Brief review: Crossroads of Youth

Crossroads of Youth

Crossroads of Youth, Korea’s earliest surviving feature-length movie, was a great way to start the season of films from Korea’s colonial period. It is a season that could not have taken place 15 years ago, because these films have only recently come to light in the film archives of Beijing, Moscow and Tokyo.

A representative of the Korean Film Archive
A representative of the Korean Film Archive talks about the detective work involved in tracking down the lost films (photo: KCCUK)

Crossroads of Youth itself is as much a creation of a 21st century director, Kim Taeyong, as it is of the original director, Ahn Jong-hwa: all that is left of the film is the celluloid itself (of which the first reel is damaged beyond use). No script, no scenario, no captions or inter titles. Kim Taeyong had to watch the footage countless times and try to recreate a story-line, the only clue being at one point one of the female leads can be seen to be crying “Oppa!”, indicating that she is he younger sister of the male lead.

Crossroads of Youth
A final musical number to send the audience on their way (photo: KCCUK)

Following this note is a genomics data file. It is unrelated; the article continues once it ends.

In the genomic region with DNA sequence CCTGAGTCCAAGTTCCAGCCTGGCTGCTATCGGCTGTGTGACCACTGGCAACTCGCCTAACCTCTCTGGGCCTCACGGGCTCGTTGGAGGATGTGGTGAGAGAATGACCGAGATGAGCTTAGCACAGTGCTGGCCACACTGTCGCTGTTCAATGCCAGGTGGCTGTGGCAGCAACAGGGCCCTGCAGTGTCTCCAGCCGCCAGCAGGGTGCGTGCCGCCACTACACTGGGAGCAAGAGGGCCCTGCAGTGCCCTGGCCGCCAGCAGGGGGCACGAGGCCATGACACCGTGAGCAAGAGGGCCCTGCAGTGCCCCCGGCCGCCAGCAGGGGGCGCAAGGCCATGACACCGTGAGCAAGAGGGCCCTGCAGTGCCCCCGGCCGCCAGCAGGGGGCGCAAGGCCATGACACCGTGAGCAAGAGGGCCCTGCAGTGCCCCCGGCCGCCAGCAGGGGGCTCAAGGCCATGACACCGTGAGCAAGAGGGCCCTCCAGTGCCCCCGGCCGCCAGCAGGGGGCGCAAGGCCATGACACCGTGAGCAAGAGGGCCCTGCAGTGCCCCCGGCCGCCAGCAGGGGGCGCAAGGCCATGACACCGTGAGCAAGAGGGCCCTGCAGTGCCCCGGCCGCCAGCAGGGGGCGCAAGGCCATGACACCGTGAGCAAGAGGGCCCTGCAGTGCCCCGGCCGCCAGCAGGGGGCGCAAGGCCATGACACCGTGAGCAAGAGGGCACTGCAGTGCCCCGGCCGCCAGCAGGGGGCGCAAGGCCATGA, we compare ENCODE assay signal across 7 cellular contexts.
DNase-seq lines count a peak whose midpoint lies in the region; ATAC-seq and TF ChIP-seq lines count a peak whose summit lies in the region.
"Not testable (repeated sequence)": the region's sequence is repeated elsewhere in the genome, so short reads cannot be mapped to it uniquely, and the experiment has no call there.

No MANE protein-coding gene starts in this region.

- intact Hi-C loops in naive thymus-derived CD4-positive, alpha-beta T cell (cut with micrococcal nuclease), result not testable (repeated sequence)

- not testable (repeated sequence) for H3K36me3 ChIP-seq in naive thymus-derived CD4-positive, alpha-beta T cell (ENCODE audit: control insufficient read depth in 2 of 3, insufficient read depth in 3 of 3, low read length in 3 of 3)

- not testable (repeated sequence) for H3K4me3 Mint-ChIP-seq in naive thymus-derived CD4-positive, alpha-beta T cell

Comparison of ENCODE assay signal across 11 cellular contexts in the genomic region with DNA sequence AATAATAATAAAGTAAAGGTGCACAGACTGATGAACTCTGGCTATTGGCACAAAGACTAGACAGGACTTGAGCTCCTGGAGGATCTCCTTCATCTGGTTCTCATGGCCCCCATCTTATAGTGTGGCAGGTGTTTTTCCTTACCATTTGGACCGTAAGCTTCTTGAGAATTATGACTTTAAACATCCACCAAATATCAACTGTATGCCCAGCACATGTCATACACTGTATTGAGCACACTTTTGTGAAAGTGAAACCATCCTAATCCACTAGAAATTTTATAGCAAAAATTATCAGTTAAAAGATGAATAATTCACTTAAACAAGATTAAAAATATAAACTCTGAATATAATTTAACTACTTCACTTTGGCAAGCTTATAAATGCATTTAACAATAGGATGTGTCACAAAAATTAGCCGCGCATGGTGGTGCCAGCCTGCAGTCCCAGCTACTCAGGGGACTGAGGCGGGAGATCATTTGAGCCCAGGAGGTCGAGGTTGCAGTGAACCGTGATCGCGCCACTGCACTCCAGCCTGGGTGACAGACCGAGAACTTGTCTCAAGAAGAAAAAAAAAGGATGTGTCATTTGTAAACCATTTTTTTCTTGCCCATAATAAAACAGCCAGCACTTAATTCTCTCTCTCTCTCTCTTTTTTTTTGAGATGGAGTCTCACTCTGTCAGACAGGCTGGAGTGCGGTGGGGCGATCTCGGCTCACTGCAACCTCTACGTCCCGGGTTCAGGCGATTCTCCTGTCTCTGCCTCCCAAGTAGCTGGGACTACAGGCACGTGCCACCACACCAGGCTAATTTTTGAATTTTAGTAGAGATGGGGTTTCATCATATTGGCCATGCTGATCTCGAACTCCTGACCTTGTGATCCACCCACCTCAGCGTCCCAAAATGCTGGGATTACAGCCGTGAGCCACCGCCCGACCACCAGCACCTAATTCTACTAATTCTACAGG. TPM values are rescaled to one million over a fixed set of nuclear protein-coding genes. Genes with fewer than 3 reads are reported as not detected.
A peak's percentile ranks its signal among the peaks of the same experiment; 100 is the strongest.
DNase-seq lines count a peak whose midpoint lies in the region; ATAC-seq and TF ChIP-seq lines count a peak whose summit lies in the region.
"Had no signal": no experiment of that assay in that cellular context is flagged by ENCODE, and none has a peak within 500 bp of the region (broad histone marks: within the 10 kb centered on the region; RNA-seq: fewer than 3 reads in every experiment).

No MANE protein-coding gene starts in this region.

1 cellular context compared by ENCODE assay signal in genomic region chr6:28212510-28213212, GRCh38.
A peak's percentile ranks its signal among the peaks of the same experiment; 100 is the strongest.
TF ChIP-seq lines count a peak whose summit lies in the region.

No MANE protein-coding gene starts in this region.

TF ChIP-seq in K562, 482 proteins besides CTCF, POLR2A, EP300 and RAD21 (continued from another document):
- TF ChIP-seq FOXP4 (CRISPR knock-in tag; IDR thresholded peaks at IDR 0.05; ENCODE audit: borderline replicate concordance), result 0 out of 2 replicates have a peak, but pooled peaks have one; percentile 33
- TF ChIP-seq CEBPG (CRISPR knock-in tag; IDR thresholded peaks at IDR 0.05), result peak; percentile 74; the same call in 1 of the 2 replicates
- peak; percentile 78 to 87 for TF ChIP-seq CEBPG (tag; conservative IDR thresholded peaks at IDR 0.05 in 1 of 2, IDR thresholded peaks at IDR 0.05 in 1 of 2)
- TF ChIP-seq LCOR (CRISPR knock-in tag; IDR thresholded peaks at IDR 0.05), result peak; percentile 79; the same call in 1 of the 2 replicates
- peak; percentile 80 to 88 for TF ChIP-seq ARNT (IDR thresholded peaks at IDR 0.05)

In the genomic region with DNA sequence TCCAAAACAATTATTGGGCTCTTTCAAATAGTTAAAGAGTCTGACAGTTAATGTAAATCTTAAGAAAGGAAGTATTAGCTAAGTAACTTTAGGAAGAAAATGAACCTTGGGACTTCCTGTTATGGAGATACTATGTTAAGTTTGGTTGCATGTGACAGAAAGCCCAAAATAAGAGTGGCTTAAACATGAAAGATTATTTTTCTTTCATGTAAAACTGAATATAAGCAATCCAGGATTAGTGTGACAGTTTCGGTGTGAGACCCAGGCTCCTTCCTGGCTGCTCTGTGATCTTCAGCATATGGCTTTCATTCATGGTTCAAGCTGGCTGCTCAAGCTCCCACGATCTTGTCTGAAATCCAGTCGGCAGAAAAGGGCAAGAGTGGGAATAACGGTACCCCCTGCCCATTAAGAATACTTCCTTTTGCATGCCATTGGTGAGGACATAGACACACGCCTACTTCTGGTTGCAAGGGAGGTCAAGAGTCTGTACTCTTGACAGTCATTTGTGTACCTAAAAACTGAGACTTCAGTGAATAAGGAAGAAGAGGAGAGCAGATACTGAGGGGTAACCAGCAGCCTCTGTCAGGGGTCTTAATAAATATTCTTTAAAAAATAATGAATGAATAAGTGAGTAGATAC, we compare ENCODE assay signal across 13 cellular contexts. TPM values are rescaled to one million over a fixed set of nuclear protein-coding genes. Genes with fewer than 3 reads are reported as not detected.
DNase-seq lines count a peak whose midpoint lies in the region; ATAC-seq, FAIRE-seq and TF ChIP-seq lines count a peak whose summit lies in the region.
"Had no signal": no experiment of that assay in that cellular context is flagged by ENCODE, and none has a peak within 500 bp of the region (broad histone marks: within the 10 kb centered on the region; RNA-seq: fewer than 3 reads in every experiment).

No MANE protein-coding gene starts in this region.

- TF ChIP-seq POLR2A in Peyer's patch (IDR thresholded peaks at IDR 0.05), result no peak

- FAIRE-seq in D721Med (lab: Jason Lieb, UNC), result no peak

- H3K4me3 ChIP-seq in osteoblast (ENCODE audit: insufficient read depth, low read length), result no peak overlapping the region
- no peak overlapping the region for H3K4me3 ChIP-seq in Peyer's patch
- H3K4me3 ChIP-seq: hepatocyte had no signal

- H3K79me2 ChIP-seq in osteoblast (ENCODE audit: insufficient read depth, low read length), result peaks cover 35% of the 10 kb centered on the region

As Kim has recreated it, the movie is a multi-faceted entertainment, with live musicians, singers and storyteller. Back in the day, the Byeonsa – the live narrator of the movie – was a bigger star than the actors themselves as he was responsible for engaging with the audience, commentating on the story line and filling in the background. At the BFI, the Byeonsa Cho Hee-bong was the centre of attention, and his script, which changes over time, highly entertaining. In a nod to one particularly out-of-focus shot, he said we were seeing through the eyes of our hero, who was tearing up with sadness at leaving home; in another scene he commented on the rather heavy eye-makeup the actor was wearing.

Subtitles were in idiomatic English (this must have been the only movie I’ve ever seen with the word “Twat” in the subtitles). Altogether a complete and involving entertainment experience.

Crossroads of Youth
The performers acknowledge their much-deserved applause (photo: KCCUK)

Crossroads of Youth, with live performance, was screened at the BFI on 7 February 2019 as the opening event of the BFI Early Korean Cinema season. Performance credits: Joo Jinsook (Director, Korean Film Archive) | Chung Chong-hwa (Senior Researcher, Korean Film Archive) | Kim Tae-yong (Director) | Cho Hee-bong (Narrator) | Park Hee-von (Actress) | Hwang Minsu (Actor) | Lee Jinwook (Keyboard) | Shin Jia (Accordion) | Oh Seung-hee (Double bass) | Sim Jeongeun (Violin)

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